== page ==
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  • Writer's pictureMs. Donshay

Tips for dealing with phone anxiety and having successful phone interactions

I have seen so many jokes about Millenials and Gen Z having phone anxiety.

I am not a fan of talking on the phone. If someone calls me on the phone, I will typically stare at it until the phone stops. Why is this? Why am I like this?

I get so stressed about answering the phone especially if I am not expecting the call. My difficulty with phone calls is that I feel trapped on the phone. I struggle with getting off of the phone if someone talks too long. I never want to be rude but sometimes it is hard to find that pause to jump in and end the call especially if it is an older person or some sort of leadership.

I will never pretend to know it all but I will always be happy to share my experiences. Before writing this article, I needed to revisit my reasons for being anxious with phone calls. Please let me know if you can relate. Don't leave me hanging out here all vulnerable and alone!! I would love to know your thoughts.

Reasons I prefer text/email over a phone call:

  1. Anxiety - When I'm on the phone, I stutter horribly. I don't know why. Once I start stuttering, I become very aware and stressed about everything that I say. I feel judged and embarrassed. If it was a text or email, I could review it before pressing send. I feel like I ramble, regardless of how short a conversation has been. In complete transparency, I also worry that whatever the caller will ask of me is something that I will not know or understand.

  2. Productivity - Some phone calls cause the same frustrating feeling as those annoying office meetings that could be summed up via email. Consider the feeling when you are working on something and you are being SUPER productive and focused. Then, imagine you have to leave all of that work and run to a meeting. For shits and giggles, let's say that the meeting is providing 1 or 2 important updates but then the manager brings out a cake to celebrate someone's birthday. You have to stay for one hour while people eat cake. How frustrating is that? That is something that happens to me once a month (before quarantine). That is one reason why I do NOT answer my phone. It can quickly go from a short productive update to an hour-long discussion about the commute times in Atlanta and the best spots to vacation.

  3. Consideration - As a mother, I dare not call another mother without texting first. I remember the sigh of relief when my baby girl would finally go down for a nap. I ALSO remember the absolute PANIC and RAGE when someone would call my phone. I definitely could have turned my ringer down but that's one of 50 things on a daily to-do list. Also, once I turn my ringer down, I'll never find my phone. It may not be fair but the person who calls and wakes up my sleeping baby automatically gets on my shit list. I always keep sleeping babies in mind as well as those who may work alternate schedules. You never know what people are dealing with at home.

Tips for a successful phone interaction

  1. Establish boundaries, as needed. If you prefer to speak at a certain time or when you can have privacy and fewer interruptions, set those boundaries. Even if you are on the call and you need additional time to respond or consider the conversation, let the caller know that. If you get overwhelmed or your senses are overloaded, breathe and ask to return the call at another time.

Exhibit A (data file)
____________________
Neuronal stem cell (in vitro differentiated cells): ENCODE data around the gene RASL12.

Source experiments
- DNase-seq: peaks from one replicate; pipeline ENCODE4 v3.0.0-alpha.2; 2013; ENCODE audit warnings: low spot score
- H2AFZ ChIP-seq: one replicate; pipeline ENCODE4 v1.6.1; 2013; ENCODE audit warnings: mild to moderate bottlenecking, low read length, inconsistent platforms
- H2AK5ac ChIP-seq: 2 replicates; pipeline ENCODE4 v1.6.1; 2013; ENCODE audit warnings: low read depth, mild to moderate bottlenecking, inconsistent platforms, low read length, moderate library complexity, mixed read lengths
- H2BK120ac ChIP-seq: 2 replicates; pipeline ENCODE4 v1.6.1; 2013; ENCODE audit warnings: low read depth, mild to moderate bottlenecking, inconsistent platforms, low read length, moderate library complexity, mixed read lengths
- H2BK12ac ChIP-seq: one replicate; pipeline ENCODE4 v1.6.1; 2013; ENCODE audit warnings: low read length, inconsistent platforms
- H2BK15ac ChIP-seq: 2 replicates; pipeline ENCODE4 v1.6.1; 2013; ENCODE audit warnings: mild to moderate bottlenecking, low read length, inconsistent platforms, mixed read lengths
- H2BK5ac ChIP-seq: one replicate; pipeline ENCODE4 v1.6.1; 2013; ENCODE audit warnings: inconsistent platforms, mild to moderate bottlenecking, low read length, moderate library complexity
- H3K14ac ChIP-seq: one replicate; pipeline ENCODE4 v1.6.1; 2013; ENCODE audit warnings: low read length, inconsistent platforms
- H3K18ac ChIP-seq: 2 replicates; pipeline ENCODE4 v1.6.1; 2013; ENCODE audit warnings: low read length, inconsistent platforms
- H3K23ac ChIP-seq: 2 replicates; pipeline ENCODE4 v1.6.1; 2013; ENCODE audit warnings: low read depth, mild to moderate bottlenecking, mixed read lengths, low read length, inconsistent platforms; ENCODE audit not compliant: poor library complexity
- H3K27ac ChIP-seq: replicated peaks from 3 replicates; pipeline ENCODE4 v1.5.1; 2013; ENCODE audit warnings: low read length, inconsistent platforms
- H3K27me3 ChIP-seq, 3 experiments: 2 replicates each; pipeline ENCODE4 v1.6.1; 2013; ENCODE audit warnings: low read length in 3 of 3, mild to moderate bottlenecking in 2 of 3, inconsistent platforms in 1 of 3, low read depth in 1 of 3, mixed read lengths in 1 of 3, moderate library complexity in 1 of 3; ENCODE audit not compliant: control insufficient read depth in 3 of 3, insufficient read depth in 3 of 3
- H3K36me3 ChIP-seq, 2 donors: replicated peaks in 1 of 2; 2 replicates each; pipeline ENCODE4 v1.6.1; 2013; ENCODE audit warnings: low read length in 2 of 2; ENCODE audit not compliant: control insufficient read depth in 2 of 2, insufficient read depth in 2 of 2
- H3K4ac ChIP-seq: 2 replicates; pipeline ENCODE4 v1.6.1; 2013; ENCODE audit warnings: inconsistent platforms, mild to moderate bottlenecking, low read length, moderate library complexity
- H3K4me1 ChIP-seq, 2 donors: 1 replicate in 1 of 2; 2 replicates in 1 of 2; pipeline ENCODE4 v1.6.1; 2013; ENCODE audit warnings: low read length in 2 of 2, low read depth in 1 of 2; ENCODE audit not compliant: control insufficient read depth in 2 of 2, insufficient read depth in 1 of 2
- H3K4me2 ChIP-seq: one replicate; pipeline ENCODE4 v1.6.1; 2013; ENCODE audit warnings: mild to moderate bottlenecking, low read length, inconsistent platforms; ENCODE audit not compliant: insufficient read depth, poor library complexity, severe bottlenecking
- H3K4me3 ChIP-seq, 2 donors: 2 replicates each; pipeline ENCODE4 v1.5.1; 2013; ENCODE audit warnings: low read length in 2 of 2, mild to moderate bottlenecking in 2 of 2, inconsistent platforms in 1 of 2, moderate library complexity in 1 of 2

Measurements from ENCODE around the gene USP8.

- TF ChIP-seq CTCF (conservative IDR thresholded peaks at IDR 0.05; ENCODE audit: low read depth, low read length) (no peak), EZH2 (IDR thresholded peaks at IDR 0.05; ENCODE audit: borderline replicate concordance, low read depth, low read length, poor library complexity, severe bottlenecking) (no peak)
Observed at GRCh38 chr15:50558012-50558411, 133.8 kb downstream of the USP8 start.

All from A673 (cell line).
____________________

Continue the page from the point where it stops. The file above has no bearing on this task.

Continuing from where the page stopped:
2. Prepare for your phone call by jotting down some notes about what you want to discuss and keywords to remember through the call. I recommend writing down any questions that you have for the call. For this reason, I keep a simple notebook available for calls. I am creating a short notebook that will be filled with templates for different calls. I am hoping this will be helpful for some.

  3. I will review my notes and practice what I may say before I call. I'll have a glass of water nearby and take deep breaths. Be sure that you speak calmly and slow so that you are heard.

  4. it is always great to do a short greeting (introduce yourself and ask how their day is going or something similar) and a quick summary of why you are calling. I always ask if this is a good time to chat about this topic for the amount of time you may need.

  5. If your phone call is for a business, you can simply introduce yourself and ask who can assist you with your question or request. Many businesses will have a receptionist that may need to transfer you so pouring your story into the person who answers the phone may waste your time.

  6. If your phone call is to troubleshoot a device, please ensure that you have a notebook. I always recommend having the serial number, model number, and a log of the issues you are having. Having a log is helpful for your technician. Example: If your washer cuts off every Tuesday at 7 pm, make a note of that. These sorts of patterns can help in the troubleshooting process.

  7. I have learned NOT to interrupt someone while they are speaking and to respectfully refuse to be cut off when I am speaking. I know that this can be considered a rude gesture but also the person is saying things they think are important and when you cut them off, they may feel as if they are being dismissed. This, in turn, can lead to the person NOT listening to you but instead reflecting on how you cut them off.

  8. I recommend summarizing the call before you hang up and confirm actions/expectations for a possible follow-up call and deadlines.

  9. Always be grateful for the time. You never know what people are doing or what they have done to arrange a time to speak with you.

I would love to know where you stand with phone calls vs text/emails. What are some tips that you have for dealing with phone anxiety?

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